We introduced students to spatial analysis in QGIS and R using location data from two whale species tagged with satellite transmitters. Students were given satellite tracks from five Cuvier’s beaked whales (Ziphius cavirostris) and five short-finned pilot whales (Globicephala macrorhynchus) tagged off the North Carolina coast. Students then used RStudio to calculate two metrics of these species’ spatial ranges: home range (where a species spends 95% of its time) and core range (where a species spends 50% of its time). Next, students used QGIS to visualize the data, producing maps that displayed the whales’ tracks and their ranges.
Graduate Students: Amanda Lohmann, Ph.D., Student in Ecology, and Ann-Marie Jacoby, Ph.D., Student in Marine Science and Conservation
Faculty: Dr. Andrew Read
Course: “Marine Mammals” (BIOLOGY 376LA; 2018)
The dataset consists of series of location points recorded from satellite tags on five short-finned pilot whales and five Cuvier’s beaked whales. The whales were tagged off Cape Hatteras, NC between 2014 and 2016 as part of a joint effort between Duke University and the US Navy Marine Species Monitoring Program (Deep Divers and Satellite Tagging Records).
We gave a brief overview of the ARGOS satellite system and issues involved in cleaning up the error-prone data that is recorded by ARGOS satellite tags. We introduced the concept of geographic information system (GIS) software used for geospatial analysis. We discussed the need to project three-dimensional spatial data from the Earth’s surface onto two-dimensional planes for analysis in GIS software and explained the importance of consistently using the same projection within a single project.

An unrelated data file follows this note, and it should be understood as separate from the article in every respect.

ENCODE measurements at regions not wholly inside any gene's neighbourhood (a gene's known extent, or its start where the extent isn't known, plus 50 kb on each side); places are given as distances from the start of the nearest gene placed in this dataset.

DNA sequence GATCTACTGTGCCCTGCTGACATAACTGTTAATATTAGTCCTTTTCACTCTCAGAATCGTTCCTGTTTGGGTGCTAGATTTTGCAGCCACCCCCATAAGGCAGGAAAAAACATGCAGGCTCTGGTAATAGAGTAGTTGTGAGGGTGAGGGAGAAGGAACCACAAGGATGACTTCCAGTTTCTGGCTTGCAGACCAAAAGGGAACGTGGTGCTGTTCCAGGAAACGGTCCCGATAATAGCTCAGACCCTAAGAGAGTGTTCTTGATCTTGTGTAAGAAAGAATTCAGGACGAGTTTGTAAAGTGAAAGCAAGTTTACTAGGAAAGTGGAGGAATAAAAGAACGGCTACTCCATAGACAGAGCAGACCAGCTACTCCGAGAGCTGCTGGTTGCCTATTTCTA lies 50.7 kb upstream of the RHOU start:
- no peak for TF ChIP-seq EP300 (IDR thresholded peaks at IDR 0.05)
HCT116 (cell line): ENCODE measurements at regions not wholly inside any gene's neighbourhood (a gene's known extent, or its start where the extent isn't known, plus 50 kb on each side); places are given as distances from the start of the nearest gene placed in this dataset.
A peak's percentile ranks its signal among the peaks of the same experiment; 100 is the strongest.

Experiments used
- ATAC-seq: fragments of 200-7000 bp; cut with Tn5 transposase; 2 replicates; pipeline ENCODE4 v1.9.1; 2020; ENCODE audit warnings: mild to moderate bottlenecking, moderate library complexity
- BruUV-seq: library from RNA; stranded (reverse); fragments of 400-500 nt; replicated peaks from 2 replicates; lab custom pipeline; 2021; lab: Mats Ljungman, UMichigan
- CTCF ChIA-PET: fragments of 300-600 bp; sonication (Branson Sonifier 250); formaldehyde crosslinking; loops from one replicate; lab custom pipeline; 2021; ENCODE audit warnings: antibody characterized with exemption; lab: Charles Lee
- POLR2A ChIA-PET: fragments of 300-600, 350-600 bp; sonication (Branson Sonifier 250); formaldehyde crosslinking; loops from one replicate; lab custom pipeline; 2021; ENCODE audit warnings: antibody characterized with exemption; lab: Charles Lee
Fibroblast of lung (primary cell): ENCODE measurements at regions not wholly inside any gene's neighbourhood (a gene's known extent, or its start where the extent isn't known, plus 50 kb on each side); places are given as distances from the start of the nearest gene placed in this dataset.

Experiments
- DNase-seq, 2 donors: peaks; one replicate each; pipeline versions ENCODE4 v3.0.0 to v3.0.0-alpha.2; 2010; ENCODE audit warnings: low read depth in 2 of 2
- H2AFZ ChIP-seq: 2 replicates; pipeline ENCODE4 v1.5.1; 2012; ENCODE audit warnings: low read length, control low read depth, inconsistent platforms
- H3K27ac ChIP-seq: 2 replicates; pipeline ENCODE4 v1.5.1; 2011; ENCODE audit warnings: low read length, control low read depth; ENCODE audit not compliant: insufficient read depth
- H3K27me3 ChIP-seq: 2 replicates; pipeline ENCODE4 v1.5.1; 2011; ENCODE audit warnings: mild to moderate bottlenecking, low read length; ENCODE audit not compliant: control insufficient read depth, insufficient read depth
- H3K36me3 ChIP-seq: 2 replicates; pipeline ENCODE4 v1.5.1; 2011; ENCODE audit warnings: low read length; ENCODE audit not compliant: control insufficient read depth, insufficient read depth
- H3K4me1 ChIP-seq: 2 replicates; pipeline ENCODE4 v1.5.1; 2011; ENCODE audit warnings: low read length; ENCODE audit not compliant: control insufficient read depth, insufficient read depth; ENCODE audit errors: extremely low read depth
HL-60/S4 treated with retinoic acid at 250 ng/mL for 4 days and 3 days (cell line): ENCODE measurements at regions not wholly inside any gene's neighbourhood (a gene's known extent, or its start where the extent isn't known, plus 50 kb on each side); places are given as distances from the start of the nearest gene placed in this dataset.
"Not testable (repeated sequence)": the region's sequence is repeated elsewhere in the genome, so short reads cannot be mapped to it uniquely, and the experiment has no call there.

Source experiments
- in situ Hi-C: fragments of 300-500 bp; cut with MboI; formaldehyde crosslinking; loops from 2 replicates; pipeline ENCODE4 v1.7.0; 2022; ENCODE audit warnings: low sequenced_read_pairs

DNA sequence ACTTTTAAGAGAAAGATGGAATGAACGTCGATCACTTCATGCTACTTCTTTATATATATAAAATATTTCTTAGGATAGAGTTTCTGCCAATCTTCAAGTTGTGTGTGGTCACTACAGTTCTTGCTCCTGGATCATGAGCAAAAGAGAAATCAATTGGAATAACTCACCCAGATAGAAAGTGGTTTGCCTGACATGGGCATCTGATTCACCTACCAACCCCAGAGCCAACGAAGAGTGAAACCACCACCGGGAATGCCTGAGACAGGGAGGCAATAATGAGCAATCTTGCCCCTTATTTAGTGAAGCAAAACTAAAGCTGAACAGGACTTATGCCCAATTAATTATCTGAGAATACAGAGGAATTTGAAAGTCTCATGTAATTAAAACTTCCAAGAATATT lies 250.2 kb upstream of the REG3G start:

We then presented the whale track data and explained the concept of home ranges and core ranges. Next, we gave students the instructions sheet, which walked them through calculating home range and core range for both species of whale. The assignment asked students to: use the open-source QGIS program to load satellite-recorded whale locations; project the 3D latitude-longitude coordinates onto a 2D plane; export the projected coordinates into a file that could be loaded with the R programming language; use R to calculate the home range and core range of each species using a method known as kernel density estimation (KDE); transfer the resulting polygons back into QGIS; and create clear, easy-to-read maps in QGIS displaying the whales’ tracks and their ranges.
- Create two maps in QGIS one for short-finned pilot whales (Globicephala macrorhynchus) and one for Cuvier’s beaked whales (Ziphius cavirostris) displaying the track points, core range, and home range for all animals using kernel density estimations in R.
- Descriptively compare pilot whale and Cuvier’s beaked whale home ranges by completing the following:
- Describe the two species’ home ranges and core ranges.
- Compare the two species’ home ranges (similarities and differences), and
- Give possible reasons as of to why there are similarities and differences between the two species’ home ranges. Think about their physiology, diet, behavior, etc., as well as the continental shelf and Gulf Stream.
We expect a paragraph but no more than one page. Please cite the sources you use.
- Thorne LH, Foley HJ, Baird RW, Webster DL, Swaim ZT, Read AJ (2017) Movement and foraging behavior of short-finned pilot whales in the Mid-Atlantic Bight: importance of bathymetric features and implications for management. Mar Ecol Prog Ser 584:245-257. https://doi.org/10.3354/meps12371
- Stanistreet, JE, Nowacek DP, Baumann-Pickering S, Bell JT, Cholewiak DM, Hildebrand JA, Hodge LEW, Moors-Murphy HB, Van Parijs SM, Read AJ. 2017. Using passive acoustic monitoring to document the distribution of beaked whale species in the western North Atlantic Ocean. Canadian Journal of Fisheries and Aquatic Sciences.